The meta-narrative says that the norm is non-violent relationship. The meta-narrative says that the norm is free votes, free markets, and free people. And yet…and yet, we know that 50% of women are abused. And we know that one in three women will be raped.
And we know that where Friedmanite policies are implemented, torture and repression accompany them.
And if the way it really is runs contrary to the way the meta-narrative tells us it is? Then it’s time to change the meta-narrative.
Here is a story: A woman was sexually assaulted by a male co-worker for years. She tried to limit her contact with him, but on some things it was impossible. She just wished it would stop. She didn’t want to quit her job, or lose her job…she just wanted the space and the peace to do her job. For years she kept silent, or told only a few close friends. More years pass. Then she heard that the man was running for office. And she speaks out. Suddenly, there’s controversy.
“Why didn’t she speak up before this?”
“Did it really happen?”
“She’s such an opportunist!”
In court lawyers question her, ask her to tell the story again. And again. They compare it with what’s on record, and point out inconsistencies. “You said previously he touched your breast eight times, but today you said it was six. Was it six or eight?” She questions herself, unsure she’s telling the right story.
The lawyers are surgeons. Snipping and cutting her statements from their contexts, comparing them with one another and discarding the inconsistencies as inaccurate lies. Each cut takes away credibility. Each cut de-narrativizes, makes the story less of what it was. Of what it is.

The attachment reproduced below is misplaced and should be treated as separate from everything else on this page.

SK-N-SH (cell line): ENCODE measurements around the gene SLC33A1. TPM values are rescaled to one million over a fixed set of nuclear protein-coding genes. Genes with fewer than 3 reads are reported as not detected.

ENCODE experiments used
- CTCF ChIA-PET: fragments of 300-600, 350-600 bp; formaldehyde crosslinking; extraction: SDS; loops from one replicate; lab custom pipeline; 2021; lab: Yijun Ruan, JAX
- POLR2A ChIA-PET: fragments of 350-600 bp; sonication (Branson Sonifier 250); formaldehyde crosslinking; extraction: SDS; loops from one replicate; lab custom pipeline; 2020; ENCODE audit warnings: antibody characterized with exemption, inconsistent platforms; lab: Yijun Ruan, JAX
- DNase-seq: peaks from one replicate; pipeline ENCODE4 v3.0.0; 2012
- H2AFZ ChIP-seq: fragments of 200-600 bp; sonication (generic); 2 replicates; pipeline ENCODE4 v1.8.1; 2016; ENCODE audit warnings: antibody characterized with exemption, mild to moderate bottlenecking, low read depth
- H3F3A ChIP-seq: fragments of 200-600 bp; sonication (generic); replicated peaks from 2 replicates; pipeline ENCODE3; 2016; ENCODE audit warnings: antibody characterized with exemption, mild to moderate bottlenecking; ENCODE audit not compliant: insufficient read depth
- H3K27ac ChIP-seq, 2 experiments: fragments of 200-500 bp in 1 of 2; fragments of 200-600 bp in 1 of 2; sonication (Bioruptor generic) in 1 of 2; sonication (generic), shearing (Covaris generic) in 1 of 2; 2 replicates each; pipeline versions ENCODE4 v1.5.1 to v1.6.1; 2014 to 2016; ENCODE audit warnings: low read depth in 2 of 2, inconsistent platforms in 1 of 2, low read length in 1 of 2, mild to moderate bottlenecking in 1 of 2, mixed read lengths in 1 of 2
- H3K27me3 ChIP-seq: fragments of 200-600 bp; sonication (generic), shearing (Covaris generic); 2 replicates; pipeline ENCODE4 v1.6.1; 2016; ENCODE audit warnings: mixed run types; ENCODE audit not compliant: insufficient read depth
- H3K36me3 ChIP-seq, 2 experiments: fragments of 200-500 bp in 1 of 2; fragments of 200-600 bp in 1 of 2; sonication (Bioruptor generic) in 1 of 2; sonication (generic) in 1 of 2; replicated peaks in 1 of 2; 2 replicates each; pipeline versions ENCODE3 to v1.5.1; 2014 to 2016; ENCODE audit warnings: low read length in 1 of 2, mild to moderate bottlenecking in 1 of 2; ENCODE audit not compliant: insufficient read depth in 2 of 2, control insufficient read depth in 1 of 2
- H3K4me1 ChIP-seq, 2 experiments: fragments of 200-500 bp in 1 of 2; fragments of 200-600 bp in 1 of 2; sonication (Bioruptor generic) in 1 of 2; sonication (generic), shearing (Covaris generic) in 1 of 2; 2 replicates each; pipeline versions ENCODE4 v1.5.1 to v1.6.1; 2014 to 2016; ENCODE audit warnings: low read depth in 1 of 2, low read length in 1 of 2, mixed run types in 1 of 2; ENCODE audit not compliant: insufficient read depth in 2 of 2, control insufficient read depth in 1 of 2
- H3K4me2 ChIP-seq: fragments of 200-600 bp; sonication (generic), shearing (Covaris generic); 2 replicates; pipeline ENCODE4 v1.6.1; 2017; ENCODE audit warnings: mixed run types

But we can get lost here in all the false correctness of specificity. In all the detail. We have a fetish with detail.
Relax. Refocus. Look at the patterns.
1953 CIA-Supported coup
1954 CIA-supported coup
1964 US-backed junta
1965 US-backed junta
1973 US-backed coup
1983 Falklands War
1988 voodoo politics
1993 bombing of Parliament
2003 invasion of Iraq
Leftists hunted down
Tiananmen square massacre
Siberian work camps
Red Zone Iraq
This is the pattern. It is a pattern of coups, voodoo politics and bombs. It is a pattern of brutal and illegitimate rule. It is a pattern of torture chambers, death camps, holding cells, imprisonment and shock. Always shock. This is the pattern. This is the meta-narrative.
So, what did happen to Tamar? We’ll never know. But what is happening in some of the shocked countries is rebuilding, re-emergence. Not rebirth. Not remaking. The Chicago Boys never did succeed in shocking their patients into a tabula rasa, a blank slate. Yes – they were violated. Yes – they were shocked. Yes – they were even silent.
But then there were whispers.
And the whispers became louder, and louder, and louder. The abused, the tortured, the dead? They named them. The torture centres? They bulldozed them and made parks. The mass graves? They exhumed them. The land? They took it back. And they told stories. Stories of what happened before…stories of how it happened…stories of why it will never happen again.